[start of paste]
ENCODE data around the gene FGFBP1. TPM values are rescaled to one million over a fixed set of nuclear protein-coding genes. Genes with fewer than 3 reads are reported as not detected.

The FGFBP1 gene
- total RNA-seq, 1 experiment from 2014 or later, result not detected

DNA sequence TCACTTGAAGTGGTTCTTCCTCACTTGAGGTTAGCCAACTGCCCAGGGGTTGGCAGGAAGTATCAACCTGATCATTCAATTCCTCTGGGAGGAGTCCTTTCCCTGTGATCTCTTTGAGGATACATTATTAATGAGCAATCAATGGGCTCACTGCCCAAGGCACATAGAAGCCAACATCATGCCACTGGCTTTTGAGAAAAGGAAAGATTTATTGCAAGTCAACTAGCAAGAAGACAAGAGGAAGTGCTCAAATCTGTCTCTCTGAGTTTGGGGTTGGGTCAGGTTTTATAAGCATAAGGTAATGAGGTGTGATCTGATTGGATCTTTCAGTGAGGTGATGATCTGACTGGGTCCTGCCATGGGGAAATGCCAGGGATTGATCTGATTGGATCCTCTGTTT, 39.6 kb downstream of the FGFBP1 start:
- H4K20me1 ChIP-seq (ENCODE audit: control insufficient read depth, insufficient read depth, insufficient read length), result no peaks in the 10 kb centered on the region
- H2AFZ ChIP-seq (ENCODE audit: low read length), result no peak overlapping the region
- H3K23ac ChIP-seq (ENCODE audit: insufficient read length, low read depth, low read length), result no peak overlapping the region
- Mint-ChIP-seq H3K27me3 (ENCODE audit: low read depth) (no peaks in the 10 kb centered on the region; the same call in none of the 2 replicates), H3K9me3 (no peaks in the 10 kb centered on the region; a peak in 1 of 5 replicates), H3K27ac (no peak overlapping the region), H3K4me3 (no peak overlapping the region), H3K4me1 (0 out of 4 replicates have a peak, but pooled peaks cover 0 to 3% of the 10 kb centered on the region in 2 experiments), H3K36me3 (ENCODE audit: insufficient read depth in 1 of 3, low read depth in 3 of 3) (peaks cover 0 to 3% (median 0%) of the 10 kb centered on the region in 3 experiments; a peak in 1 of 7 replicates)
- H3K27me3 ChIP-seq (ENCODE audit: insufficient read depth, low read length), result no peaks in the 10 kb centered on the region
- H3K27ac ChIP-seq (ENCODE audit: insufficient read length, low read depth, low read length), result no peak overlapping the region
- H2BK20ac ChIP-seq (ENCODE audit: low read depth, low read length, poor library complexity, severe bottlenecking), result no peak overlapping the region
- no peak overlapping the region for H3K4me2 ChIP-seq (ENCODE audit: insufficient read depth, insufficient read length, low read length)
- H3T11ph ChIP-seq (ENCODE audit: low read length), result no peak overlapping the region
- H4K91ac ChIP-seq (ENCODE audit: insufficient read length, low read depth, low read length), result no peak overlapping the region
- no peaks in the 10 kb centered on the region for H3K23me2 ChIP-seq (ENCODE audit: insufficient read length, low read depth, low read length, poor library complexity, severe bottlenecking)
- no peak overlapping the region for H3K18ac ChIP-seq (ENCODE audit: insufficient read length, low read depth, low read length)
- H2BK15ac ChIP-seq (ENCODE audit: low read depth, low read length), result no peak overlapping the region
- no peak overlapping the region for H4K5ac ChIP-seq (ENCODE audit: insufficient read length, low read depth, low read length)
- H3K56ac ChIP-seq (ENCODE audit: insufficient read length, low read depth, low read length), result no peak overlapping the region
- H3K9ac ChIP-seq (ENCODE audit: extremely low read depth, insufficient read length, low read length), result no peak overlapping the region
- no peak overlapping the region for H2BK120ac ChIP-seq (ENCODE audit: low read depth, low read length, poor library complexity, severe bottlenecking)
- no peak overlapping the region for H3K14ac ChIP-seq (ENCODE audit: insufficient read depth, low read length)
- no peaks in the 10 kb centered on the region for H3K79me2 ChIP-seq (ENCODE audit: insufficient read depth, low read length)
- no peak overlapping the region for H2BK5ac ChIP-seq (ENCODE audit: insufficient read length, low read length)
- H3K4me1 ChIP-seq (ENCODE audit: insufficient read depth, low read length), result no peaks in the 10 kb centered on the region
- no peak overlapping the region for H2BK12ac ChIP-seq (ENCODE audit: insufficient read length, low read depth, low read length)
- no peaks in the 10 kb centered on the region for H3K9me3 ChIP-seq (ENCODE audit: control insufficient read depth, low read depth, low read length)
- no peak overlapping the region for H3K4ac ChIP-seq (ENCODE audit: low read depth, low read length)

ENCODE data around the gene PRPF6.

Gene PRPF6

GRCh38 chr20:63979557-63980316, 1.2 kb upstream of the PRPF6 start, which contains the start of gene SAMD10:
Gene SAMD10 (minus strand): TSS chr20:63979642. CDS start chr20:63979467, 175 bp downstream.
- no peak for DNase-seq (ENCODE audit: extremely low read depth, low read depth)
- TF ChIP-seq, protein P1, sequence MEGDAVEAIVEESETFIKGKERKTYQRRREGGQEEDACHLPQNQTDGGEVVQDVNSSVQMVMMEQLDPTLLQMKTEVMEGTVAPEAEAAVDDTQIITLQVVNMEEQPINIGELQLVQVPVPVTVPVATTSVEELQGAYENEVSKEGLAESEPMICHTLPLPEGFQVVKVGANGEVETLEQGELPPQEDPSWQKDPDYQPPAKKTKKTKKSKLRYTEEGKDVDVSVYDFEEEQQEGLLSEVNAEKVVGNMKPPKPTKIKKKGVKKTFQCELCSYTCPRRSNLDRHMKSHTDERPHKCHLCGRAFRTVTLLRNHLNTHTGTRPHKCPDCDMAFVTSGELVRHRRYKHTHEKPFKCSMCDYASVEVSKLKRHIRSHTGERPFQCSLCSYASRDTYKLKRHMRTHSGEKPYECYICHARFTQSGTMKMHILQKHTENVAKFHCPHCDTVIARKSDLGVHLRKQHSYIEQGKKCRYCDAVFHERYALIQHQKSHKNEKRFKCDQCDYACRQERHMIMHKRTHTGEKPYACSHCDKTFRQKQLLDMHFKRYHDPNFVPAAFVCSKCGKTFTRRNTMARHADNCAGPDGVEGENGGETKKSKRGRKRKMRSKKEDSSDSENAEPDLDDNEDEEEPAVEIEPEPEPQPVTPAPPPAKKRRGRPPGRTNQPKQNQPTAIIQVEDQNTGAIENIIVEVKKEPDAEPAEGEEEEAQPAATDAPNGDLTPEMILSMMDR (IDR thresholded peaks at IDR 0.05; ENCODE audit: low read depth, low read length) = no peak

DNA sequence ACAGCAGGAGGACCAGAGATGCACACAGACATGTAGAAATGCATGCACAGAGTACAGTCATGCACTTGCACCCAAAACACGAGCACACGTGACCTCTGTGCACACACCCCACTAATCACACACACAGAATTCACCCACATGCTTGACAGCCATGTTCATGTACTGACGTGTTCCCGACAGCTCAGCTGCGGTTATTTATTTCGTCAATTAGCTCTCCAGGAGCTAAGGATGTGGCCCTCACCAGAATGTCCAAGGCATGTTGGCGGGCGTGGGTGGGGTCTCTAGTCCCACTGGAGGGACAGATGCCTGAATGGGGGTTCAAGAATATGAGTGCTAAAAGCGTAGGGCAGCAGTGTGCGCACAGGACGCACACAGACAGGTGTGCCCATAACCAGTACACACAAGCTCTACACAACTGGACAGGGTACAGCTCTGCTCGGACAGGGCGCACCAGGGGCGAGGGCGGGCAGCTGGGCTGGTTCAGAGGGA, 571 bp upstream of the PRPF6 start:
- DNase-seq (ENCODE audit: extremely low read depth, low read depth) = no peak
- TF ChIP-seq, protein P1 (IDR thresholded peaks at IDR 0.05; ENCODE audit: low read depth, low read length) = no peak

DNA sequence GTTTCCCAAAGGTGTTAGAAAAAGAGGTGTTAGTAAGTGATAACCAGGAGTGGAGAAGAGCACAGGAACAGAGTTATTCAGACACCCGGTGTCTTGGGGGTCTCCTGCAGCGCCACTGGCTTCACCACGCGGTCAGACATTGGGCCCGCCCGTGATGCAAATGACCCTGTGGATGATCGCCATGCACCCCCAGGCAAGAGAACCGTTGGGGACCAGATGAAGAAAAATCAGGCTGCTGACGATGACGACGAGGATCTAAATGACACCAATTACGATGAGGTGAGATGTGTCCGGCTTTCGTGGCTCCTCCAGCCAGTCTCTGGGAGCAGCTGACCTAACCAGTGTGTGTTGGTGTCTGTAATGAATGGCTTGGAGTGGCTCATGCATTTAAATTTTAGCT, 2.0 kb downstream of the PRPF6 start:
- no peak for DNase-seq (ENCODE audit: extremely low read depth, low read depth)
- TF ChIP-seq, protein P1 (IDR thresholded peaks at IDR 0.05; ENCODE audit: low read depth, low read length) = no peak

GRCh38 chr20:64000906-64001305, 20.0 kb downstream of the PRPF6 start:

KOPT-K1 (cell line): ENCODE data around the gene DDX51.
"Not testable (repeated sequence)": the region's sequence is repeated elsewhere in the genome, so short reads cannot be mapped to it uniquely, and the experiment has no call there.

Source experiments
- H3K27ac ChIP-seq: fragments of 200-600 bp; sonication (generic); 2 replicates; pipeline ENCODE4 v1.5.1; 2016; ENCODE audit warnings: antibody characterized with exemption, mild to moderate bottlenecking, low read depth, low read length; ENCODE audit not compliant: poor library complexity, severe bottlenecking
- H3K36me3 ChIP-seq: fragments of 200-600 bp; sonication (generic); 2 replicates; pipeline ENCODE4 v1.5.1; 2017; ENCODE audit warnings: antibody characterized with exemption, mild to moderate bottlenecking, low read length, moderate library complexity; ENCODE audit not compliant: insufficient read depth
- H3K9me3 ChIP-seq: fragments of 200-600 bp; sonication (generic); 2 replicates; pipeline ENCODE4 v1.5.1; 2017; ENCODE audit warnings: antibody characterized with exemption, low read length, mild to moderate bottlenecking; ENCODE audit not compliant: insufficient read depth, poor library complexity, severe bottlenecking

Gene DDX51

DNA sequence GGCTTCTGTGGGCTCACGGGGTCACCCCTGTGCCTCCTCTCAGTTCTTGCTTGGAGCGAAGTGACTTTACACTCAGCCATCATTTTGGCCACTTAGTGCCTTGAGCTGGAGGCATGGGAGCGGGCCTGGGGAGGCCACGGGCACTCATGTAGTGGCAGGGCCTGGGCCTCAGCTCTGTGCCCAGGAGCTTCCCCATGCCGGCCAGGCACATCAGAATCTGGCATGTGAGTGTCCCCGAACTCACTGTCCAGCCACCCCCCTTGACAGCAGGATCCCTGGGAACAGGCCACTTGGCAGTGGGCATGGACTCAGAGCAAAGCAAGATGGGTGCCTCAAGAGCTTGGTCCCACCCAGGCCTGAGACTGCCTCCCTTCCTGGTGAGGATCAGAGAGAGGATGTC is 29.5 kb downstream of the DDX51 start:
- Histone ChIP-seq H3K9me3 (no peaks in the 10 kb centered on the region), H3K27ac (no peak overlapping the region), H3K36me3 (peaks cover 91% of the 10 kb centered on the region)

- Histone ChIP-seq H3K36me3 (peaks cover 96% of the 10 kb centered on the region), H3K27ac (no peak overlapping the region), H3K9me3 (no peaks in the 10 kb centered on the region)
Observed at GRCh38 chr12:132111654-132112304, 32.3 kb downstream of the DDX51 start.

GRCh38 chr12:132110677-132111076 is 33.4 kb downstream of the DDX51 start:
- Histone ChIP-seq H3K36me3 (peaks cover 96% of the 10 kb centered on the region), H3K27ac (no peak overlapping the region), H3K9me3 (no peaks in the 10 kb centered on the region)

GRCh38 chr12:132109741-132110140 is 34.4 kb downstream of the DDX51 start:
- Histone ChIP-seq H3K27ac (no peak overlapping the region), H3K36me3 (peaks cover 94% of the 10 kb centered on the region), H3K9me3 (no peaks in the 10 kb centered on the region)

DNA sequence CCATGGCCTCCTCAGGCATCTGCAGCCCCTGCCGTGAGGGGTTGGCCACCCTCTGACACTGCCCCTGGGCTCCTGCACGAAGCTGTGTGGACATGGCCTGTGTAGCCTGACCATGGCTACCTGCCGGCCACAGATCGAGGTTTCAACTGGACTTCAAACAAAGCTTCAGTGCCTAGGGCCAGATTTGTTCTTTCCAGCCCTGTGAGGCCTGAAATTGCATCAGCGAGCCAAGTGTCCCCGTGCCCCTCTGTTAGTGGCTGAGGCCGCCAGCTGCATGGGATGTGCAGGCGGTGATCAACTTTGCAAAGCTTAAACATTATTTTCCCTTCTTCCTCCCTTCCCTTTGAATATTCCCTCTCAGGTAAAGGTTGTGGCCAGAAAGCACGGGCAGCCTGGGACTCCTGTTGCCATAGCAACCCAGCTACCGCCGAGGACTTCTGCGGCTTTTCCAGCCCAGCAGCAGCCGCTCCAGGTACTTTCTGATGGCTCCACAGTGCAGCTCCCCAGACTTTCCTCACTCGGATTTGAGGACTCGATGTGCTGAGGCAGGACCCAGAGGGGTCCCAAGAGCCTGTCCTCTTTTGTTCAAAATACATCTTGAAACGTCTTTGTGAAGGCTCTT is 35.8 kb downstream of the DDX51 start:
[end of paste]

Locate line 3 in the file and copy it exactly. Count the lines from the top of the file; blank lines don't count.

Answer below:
- total RNA-seq, 1 experiment from 2014 or later, result not detected